Home-based or non-profit schools are not necessarily required to meet the state requirements, from ratios to teacher training. That doesn't mean they don't meet them, just that they don't have to.
Vienna area parents tend to be pretty academically geared sorts, it would surprise me to see very many preschools that didn't have kids ready for kindergarten, just because of that. Kindergarten is not technically mandatory for the state, so technically, your child doesn't need to know anything to go to kindergarten, because he doesn't even have to go to kindergarten. Age cut off for kindergarten is 5 by sept 30, and the school system is pretty strict about that.

I'd try to schedule a visit out here sometime before Easter, and schedule tours with half a dozen schools that you liked b/c of word of mouth or "feel" based on their phone/web contact. You don't need to bring the kids. Make your choice based on how you feel about the schools while you're on the tour. If it feels right, it probably is. I always ask about staff turnover (and don't accept a vague reponse), ratios, teacher experience and education. If full day, ask specifically about the after-school staff. Ask what they do when a child misbehaves, and how long playground time is (should be at LEAST 30 min a day, not including lining up and putting on coats). Do the children and staff and the classrooms look happy, clean, organized? Is the playground large? Is it shaded (it's hot here in the summer)? Is the equipment better than what you could buy at walmart? Are there good books around?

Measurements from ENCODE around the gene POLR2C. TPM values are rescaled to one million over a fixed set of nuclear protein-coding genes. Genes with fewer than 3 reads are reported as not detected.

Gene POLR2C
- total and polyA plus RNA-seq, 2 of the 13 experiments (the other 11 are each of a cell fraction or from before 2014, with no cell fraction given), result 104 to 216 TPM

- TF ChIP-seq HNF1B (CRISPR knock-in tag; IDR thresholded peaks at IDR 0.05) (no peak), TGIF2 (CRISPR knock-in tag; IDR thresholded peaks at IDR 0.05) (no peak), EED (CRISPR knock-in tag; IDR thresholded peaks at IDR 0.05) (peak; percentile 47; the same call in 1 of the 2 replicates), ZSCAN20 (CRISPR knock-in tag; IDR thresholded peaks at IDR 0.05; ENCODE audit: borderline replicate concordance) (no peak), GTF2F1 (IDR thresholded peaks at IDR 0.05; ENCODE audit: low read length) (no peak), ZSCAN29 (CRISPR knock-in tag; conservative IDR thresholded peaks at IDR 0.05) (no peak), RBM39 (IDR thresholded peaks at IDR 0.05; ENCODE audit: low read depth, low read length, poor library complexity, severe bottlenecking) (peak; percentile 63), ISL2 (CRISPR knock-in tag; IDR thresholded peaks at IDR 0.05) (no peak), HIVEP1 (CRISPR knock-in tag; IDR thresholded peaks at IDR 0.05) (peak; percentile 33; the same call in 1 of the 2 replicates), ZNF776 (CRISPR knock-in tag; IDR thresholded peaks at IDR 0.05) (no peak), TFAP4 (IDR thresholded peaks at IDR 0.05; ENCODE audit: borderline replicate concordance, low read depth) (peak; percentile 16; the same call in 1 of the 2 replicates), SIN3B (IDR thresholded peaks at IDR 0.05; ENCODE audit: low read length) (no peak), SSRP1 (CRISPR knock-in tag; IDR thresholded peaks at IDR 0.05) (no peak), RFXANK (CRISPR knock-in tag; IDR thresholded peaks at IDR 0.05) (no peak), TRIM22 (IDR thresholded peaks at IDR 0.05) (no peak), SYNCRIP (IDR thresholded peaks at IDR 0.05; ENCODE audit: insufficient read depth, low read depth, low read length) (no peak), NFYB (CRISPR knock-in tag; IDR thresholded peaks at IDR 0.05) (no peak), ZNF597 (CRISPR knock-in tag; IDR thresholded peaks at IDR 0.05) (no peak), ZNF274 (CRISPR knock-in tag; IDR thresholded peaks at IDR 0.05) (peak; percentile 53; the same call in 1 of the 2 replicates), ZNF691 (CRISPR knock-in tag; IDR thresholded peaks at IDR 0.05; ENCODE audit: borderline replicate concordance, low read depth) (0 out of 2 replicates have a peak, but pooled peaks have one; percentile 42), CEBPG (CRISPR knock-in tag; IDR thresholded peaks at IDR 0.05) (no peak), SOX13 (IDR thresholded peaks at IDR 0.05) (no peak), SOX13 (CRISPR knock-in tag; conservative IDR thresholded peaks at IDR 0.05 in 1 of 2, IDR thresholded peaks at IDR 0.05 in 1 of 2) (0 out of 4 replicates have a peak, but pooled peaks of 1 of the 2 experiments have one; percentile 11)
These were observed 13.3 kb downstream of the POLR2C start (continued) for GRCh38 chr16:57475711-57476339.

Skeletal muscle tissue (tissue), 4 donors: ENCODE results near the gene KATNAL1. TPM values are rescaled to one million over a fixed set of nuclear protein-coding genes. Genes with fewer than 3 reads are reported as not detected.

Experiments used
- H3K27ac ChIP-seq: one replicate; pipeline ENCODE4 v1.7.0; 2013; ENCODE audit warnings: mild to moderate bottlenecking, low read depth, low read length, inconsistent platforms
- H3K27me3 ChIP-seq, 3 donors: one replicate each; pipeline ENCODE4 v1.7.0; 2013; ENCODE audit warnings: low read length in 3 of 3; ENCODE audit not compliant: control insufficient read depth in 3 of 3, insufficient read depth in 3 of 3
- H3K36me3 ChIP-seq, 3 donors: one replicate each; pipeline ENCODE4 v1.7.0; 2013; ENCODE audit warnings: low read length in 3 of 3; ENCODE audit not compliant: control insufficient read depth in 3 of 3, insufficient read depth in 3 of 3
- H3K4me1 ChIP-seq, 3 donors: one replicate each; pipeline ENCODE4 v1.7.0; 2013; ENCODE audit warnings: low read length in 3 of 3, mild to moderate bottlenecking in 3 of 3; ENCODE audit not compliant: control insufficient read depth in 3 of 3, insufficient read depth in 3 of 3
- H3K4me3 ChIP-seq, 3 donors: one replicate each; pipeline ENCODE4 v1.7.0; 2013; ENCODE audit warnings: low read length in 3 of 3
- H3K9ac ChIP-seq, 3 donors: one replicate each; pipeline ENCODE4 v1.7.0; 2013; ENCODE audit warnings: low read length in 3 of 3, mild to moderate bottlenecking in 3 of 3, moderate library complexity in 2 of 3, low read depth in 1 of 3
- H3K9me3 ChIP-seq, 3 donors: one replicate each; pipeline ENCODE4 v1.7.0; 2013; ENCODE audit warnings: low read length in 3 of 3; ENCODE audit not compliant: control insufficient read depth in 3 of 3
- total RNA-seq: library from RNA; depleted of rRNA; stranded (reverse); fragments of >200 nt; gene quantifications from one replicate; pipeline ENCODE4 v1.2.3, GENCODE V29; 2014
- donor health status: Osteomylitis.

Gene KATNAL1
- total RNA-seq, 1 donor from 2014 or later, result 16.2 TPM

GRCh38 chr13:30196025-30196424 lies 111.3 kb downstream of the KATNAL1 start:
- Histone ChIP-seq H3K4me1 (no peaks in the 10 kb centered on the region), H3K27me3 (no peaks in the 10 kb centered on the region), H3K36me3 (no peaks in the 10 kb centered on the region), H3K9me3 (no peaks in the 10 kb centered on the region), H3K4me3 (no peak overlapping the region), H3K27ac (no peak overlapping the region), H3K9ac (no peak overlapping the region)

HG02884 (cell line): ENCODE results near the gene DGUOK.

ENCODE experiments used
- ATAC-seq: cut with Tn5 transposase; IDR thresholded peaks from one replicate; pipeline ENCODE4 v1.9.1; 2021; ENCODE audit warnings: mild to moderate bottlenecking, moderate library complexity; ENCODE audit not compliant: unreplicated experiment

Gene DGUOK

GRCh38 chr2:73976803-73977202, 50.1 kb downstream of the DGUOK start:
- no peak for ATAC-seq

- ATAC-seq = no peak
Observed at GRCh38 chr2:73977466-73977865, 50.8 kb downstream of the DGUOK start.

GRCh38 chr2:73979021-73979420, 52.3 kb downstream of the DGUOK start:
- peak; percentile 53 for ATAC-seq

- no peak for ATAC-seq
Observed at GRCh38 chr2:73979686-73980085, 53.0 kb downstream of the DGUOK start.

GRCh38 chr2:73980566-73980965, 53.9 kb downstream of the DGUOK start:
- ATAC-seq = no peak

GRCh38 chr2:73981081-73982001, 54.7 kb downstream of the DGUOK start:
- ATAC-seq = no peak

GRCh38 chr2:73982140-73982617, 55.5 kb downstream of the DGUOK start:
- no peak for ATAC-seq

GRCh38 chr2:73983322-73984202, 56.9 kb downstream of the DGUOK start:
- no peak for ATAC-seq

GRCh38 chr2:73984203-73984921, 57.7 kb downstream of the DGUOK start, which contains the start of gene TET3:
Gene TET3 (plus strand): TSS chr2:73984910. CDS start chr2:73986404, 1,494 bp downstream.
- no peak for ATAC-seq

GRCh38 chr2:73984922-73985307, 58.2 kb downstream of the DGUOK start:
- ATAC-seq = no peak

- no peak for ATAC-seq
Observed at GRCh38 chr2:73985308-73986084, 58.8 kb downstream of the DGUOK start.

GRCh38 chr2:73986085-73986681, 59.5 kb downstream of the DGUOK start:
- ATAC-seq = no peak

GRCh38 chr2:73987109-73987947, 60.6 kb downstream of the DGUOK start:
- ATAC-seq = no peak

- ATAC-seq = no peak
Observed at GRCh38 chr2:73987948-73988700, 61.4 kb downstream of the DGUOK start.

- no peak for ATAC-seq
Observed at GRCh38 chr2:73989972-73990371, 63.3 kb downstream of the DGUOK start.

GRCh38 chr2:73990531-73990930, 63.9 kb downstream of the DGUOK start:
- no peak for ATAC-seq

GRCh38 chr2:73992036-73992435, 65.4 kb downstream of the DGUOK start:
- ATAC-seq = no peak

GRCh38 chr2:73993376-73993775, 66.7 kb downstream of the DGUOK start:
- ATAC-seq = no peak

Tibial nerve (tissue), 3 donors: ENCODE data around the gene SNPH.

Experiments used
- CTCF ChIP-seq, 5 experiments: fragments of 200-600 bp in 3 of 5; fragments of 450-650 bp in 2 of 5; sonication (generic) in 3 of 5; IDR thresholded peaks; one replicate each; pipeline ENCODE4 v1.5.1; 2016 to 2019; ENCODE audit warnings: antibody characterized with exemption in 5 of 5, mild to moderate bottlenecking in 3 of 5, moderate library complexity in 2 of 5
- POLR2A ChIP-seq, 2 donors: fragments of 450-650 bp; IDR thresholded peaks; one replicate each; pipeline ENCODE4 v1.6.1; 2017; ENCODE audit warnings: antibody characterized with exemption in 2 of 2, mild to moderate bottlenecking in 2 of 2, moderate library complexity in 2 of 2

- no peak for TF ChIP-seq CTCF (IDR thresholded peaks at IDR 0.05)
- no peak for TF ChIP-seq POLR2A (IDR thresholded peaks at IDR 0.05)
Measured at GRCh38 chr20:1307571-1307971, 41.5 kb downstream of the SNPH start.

Reply With Quote Quick reply to this message

Old 01-24-2008, 07:41 PM
67 posts, read 204,912 times
Reputation: 35
Originally Posted by novanative75 View Post
Me too! I went there and she ran it when I was there as well, I am 32! It is the greatest place ever, ahhh the memories. I still remember May Day.

I just happened to see this..a little late..yes, I remember May Day too..I can still remember being an indian....LOLOL! Its pretty amazing when you can remember a preschool isn't it??
Reply With Quote Quick reply to this message
Please update this thread with any new information or opinions. This open thread is still read by thousands of people, so we encourage all additional points of view.

Quick Reply

Loading data...
Based on 2000-2016 data
Loading data...

Hide US histogram

Over $104,000 in prizes was already given out to active posters on our forum and additional giveaways are planned!

Go Back   City-Data Forum > U.S. Forums > Virginia > Northern Virginia
Follow City-Data.com founder on our Forum or

All times are GMT -6. The time now is 03:25 PM.

2005-2019, Advameg, Inc. · Please obey Forum Rules · Terms of Use and Privacy Policy · Bug Bounty

City-Data.com - Archive 1, 2, 3, 4, 5, 6, 7, 8, 9, 10, 11, 12, 13, 14, 15, 16, 17, 18, 19, 20, 21, 22, 23, 24, 25, 26, 27, 28, 29, 30, 31, 32, 33, 34, 35 - Top